2

As long as you stick to the principle of storing the SPListItemCollection in a variable before looping through the items, the difference between using for instead of foreach is close to redundant. The foreach loop will be converted into a for loop under the hood. It's a 1, perhaps 2 sec, difference. So if you write: var listItems = SPContext.Current.List....


2

The general view seems to be that REST is indeed more "chatty", i.e. more calls are required than CSOM and more traffic goes back and forth (although REST payloads are smaller) BUT, REST can still be faster in terms of the overall time taken. It will vary depending on different situations. My personal preference is to use REST over CSOM, especially whenever ...


2

Some things to consider: Make use of the object cache. You can always beef up SQL--add more memory. You can also add more servers to your farm to open up two lanes of possible web traffic. Retention policies can be set into place to clean up an environment of unused sites, content, historical data, tests, junk, redundancy, etc. On that note, you could set ...


2

When performing a lookup on a metadata field associated with document, I always added a "Pause for Duration" action of 5 minutes at the start of the workflow. Reason being, uploading a document with metadata is a 2 step process. First, the document is uploaded. Second, the metadata is submitted after the document is uploaded. The problem is that the workflow ...


1

Have you tried to pinpoint which of the webparts on your page is causing the slow loading? By for example just delete or add them one by one and see differences in load time? Some general tips for improving the performance: Add an index as proposed by Nisarg (don't you see the Indexed Columns link in list settings?) Restrict number of items shown (use ...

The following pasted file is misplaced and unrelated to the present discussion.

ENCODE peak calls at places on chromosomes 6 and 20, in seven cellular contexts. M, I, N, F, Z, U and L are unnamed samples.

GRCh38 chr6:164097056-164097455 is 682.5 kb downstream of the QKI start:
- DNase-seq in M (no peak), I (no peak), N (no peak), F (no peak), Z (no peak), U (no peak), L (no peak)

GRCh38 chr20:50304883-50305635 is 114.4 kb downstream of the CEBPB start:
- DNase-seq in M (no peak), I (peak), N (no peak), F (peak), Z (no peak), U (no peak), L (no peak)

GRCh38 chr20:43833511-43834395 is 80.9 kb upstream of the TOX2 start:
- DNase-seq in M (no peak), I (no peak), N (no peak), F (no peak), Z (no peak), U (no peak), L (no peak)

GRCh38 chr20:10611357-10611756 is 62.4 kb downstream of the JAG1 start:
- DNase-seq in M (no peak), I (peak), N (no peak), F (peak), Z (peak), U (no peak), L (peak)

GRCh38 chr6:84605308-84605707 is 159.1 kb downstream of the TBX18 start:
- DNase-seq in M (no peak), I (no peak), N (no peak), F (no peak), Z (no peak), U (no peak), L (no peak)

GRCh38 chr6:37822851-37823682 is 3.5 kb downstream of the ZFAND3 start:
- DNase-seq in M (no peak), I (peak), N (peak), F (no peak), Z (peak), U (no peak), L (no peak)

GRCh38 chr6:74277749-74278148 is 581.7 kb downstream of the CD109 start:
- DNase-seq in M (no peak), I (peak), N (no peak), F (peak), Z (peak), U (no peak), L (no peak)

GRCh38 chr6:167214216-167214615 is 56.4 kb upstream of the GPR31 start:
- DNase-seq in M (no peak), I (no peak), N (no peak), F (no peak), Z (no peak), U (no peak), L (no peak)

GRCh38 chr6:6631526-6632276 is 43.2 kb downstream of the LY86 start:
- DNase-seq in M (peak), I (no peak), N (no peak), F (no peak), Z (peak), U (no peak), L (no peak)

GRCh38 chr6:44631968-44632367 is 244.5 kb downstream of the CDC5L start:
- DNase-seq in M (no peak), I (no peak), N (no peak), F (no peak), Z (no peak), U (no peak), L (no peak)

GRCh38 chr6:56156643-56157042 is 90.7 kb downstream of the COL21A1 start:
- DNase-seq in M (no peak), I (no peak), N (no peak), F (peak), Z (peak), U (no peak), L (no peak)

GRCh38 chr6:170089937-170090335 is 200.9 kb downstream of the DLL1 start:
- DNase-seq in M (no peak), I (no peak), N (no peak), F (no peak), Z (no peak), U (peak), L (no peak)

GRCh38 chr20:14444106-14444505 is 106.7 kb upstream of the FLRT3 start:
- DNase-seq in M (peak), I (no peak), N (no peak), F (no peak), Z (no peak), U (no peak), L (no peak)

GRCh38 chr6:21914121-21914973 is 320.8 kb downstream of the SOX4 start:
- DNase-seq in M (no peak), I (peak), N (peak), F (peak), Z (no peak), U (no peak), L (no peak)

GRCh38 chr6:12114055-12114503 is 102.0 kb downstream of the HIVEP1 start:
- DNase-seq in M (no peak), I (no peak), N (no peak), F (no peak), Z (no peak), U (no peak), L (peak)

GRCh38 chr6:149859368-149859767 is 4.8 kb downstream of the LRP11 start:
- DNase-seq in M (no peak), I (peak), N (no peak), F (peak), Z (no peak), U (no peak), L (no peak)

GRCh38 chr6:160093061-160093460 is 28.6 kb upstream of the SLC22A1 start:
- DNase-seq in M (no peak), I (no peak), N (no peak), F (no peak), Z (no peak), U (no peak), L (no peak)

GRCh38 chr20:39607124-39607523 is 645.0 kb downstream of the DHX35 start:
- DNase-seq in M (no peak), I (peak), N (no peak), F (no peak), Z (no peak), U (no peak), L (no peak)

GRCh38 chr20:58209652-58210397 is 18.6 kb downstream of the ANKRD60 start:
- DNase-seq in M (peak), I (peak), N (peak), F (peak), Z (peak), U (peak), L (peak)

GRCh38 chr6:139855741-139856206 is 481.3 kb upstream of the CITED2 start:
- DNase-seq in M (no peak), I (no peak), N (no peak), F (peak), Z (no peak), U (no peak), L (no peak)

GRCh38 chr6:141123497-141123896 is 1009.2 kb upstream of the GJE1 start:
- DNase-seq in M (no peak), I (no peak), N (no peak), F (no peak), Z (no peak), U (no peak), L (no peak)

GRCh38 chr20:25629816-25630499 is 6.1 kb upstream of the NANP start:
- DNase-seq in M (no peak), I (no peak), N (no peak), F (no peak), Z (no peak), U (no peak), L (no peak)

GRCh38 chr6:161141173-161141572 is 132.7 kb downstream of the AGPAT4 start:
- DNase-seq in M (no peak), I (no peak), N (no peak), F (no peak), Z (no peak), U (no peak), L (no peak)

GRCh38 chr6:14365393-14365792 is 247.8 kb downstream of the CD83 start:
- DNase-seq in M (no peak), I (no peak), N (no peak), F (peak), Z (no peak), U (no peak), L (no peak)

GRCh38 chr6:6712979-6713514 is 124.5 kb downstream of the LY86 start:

1

Try using SPList.GetDataTable method MSDN: https://msdn.microsoft.com/en-us/library/microsoft.sharepoint.splist.getdatatable.aspx public DataTable GetDataTable( SPQuery query, SPListGetDataTableOptions flags, out SPListItemCollectionPosition position ) With this method you can read with a single query all the information in a c# datatable. ...


1

As a Start point you can do following things: Check the Hardware on the SharePoint WFE( Memory Usage and CPU), check if/which process is eating up Drive space on the SharePoint Server SQL Server Hardware checks (Connections, Memory, CPU etc) Hardware should meet the min requirement if you have multiple servers then check each individual server. Check the ...


1